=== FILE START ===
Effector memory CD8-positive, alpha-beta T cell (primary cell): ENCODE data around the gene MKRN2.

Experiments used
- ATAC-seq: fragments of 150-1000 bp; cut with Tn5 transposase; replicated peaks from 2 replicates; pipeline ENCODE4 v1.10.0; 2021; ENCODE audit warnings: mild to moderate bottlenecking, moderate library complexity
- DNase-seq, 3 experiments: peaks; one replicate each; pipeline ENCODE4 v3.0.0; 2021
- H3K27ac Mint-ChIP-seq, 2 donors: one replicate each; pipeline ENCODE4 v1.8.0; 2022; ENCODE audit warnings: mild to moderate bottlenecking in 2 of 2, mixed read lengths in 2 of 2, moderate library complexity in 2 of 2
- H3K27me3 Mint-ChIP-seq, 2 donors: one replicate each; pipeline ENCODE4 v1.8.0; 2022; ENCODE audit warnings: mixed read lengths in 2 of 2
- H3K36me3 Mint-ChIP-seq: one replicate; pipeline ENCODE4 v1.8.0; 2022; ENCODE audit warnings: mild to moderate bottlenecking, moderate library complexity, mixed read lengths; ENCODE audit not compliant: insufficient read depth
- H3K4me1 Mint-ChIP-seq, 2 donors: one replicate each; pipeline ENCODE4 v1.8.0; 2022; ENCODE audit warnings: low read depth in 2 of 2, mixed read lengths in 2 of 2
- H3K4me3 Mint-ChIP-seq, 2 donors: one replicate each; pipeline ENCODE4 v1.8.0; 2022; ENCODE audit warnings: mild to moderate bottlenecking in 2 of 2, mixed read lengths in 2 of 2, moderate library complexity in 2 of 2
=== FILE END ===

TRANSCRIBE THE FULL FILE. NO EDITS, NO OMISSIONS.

Effector memory CD8-positive, alpha-beta T cell (primary cell): ENCODE data around the gene MKRN2.

Experiments used
- ATAC-seq: fragments of 150-1000 bp; cut with Tn5 transposase; replicated peaks from 2 replicates; pipeline ENCODE4 v1.10.0; 2021; ENCODE audit warnings: mild to moderate bottlenecking, moderate library complexity
- DNase-seq, 3 experiments: peaks; one replicate each; pipeline ENCODE4 v3.0.0; 2021
- H3K27ac Mint-ChIP-seq, 2 donors: one replicate each; pipeline ENCODE4 v1.8.0; 2022; ENCODE audit warnings: mild to moderate bottlenecking in 2 of 2, mixed read lengths in 2 of 2, moderate library complexity in 2 of 2
- H3K27me3 Mint-ChIP-seq, 2 donors: one replicate each; pipeline ENCODE4 v1.8.0; 2022; ENCODE audit warnings: mixed read lengths in 2 of 2
- H3K36me3 Mint-ChIP-seq: one replicate; pipeline ENCODE4 v1.8.0; 2022; ENCODE audit warnings: mild to moderate bottlenecking, moderate library complexity, mixed read lengths; ENCODE audit not compliant: insufficient read depth
- H3K4me1 Mint-ChIP-seq, 2 donors: one replicate each; pipeline ENCODE4 v1.8.0; 2022; ENCODE audit warnings: low read depth in 2 of 2, mixed read lengths in 2 of 2
- H3K4me3 Mint-ChIP-seq, 2 donors: one replicate each; pipeline ENCODE4 v1.8.0; 2022; ENCODE audit warnings: mild to moderate bottlenecking in 2 of 2, mixed read lengths in 2 of 2, moderate library complexity in 2 of 2